Words That Can Kill: The Mugesera Speech and the 1994 Tutsi Genocide in Rwanda
Narelle Fletcher, University of Technology Sydney
PORTAL Journal of Multidisciplinary International Studies, vol. 11, no. 1, January 2014.
Stigma and Exclusion in Cross-Cultural Contexts Special Issue, guest edited by Annie Pohlman, Sol Rojas-Lizana and Maryam Jamarani.
ISSN: 1449-2490; http://epress.lib.uts.edu.au/ojs/index.php/portal
PORTAL is published under the auspices of UTSePress, Sydney, Australia.
PORTAL Journal of Multidisciplinary International Studies 2014. © 2014 Narelle Fletcher. This is an Open Access article distributed under the terms of the Creative Commons Attribution 4.0 Unported (CC BY 4.0) License (https://creativecommons.org/licenses/by/4.0/), allowing third parties to copy and redistribute the material in any medium or format and to remix, transform, and build upon the material for any purpose, even commercially, provided the original work is properly cited and states its license.
Citation: PORTAL Journal of Multidisciplinary International Studies 2014, 11(1): 3293, http://dx.doi.org/10.5130/portal.v11i1.3293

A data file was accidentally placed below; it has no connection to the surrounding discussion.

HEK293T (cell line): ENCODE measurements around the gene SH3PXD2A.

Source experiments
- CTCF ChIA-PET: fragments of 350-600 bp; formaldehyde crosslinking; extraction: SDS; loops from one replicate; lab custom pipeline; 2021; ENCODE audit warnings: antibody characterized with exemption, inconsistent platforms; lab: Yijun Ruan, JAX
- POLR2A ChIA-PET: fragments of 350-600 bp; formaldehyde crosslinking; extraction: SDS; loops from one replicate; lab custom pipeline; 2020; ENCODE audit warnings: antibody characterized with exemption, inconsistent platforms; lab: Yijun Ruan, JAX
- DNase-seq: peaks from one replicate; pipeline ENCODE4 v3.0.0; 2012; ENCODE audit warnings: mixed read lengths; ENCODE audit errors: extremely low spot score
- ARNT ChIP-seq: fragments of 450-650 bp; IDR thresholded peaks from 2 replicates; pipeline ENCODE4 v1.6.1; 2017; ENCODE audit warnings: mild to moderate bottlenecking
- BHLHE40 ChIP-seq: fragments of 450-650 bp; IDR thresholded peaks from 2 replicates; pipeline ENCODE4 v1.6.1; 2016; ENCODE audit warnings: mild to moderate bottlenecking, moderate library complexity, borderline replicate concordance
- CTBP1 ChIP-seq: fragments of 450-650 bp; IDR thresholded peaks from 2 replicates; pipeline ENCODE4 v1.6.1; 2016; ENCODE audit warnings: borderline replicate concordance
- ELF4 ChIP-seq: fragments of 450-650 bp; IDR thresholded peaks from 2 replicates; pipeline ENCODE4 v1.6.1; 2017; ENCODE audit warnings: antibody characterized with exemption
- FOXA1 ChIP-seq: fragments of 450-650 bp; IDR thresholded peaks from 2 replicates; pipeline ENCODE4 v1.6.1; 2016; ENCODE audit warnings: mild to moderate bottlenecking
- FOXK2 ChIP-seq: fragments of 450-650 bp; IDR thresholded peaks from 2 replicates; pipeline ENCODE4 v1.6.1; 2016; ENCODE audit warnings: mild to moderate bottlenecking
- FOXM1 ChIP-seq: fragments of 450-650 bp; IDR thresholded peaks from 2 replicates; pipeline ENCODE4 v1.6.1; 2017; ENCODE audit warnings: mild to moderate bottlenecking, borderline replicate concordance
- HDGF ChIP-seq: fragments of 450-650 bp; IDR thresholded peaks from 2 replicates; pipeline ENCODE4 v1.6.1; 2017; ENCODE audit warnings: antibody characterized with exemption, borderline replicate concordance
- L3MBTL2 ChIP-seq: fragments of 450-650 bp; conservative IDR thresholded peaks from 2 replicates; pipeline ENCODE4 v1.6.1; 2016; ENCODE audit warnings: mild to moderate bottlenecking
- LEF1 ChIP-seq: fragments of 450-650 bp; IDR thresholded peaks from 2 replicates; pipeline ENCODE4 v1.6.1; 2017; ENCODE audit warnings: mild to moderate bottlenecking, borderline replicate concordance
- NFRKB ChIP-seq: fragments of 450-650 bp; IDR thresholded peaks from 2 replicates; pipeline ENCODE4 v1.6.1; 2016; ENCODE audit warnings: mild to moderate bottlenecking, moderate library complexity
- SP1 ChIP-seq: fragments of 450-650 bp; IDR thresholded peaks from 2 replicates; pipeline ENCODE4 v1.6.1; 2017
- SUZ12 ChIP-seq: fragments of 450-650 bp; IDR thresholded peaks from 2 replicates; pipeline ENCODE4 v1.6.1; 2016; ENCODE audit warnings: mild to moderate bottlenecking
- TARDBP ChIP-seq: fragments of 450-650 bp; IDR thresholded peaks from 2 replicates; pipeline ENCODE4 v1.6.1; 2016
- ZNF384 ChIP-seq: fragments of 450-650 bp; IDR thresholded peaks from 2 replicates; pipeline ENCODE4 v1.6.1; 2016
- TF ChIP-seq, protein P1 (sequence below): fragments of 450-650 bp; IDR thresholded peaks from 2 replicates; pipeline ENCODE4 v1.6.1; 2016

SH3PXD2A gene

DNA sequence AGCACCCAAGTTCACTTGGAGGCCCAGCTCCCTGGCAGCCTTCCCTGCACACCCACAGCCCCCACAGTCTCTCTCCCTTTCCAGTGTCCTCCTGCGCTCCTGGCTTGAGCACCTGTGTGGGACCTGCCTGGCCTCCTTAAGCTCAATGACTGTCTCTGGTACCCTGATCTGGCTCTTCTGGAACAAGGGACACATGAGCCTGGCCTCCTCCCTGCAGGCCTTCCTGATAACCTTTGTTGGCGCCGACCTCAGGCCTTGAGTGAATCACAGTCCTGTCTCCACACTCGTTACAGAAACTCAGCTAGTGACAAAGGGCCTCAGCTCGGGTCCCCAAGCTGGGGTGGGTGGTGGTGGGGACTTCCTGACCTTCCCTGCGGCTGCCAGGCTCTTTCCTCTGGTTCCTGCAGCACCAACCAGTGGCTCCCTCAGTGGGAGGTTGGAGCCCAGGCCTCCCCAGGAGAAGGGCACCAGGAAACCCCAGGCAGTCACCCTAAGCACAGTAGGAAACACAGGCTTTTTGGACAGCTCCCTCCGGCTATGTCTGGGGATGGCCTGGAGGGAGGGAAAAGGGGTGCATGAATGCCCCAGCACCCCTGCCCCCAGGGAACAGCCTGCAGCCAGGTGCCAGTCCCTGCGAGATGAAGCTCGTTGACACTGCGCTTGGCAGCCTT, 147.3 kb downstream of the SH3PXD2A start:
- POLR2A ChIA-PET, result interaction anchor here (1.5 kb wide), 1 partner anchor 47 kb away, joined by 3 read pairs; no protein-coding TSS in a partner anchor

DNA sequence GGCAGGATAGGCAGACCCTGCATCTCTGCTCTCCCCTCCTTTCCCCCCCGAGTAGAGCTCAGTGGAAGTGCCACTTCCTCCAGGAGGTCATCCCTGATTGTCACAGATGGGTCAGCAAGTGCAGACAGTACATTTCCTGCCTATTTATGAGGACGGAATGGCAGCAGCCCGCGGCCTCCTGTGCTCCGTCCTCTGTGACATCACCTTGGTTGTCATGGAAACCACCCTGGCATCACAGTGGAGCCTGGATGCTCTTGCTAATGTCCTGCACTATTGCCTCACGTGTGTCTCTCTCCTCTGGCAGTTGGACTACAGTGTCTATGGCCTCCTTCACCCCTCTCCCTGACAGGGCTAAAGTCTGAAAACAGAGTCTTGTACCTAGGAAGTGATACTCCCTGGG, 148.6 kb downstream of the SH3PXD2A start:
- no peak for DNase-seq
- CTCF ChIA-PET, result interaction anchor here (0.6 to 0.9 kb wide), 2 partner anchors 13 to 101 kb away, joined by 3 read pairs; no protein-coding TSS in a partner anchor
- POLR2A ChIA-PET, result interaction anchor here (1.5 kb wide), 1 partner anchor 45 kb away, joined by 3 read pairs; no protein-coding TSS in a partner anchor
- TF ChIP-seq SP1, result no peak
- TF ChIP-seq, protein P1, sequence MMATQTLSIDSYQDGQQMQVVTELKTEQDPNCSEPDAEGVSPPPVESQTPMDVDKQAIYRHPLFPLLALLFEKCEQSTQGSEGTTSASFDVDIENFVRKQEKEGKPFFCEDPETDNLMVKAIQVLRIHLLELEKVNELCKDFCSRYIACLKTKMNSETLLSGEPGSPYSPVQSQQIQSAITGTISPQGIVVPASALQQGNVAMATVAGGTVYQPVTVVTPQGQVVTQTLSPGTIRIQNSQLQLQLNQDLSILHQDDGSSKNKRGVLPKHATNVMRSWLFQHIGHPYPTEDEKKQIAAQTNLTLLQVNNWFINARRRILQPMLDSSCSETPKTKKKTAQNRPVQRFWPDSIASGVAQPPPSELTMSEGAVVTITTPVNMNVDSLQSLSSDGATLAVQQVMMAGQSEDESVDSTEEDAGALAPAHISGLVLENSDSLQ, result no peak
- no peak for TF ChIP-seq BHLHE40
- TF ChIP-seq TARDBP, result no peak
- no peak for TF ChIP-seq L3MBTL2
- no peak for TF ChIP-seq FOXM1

One of the most frequently asked questions in the wake of the genocide which took place in Rwanda in 1994 has been ‘how could it happen?,’ or more specifically, how could it be that so many thousands of individual citizens throughout the country could be motivated to turn on their neighbours in a concerted groundswell of violence, killing them without mercy. Many of the scholars and journalists who sought to elucidate the origins of the genocide in the country’s colonial and post-colonial history have highlighted the significance of the stigmatisation of the Tutsi population during this period (Prunier 1995; Braeckman 1995; Hintjens 1999; Mugesera 2004). In this connection, the introduction of identity cards by Belgian authorities in 1933, which categorically established each individual’s ‘ubwoko’ [ethnicity], intrinsically promoted the notion that ethnic difference was an important consideration for Rwandan society. More tangibly, these cards subsequently facilitated the widespread exclusion of the Tutsi population from schools and workplaces. They were also used by genocide perpetrators in 1994 to identify their victims, to the extent that they have been regarded as tantamount to ‘death warrants’ (Des Forges 1999: 19).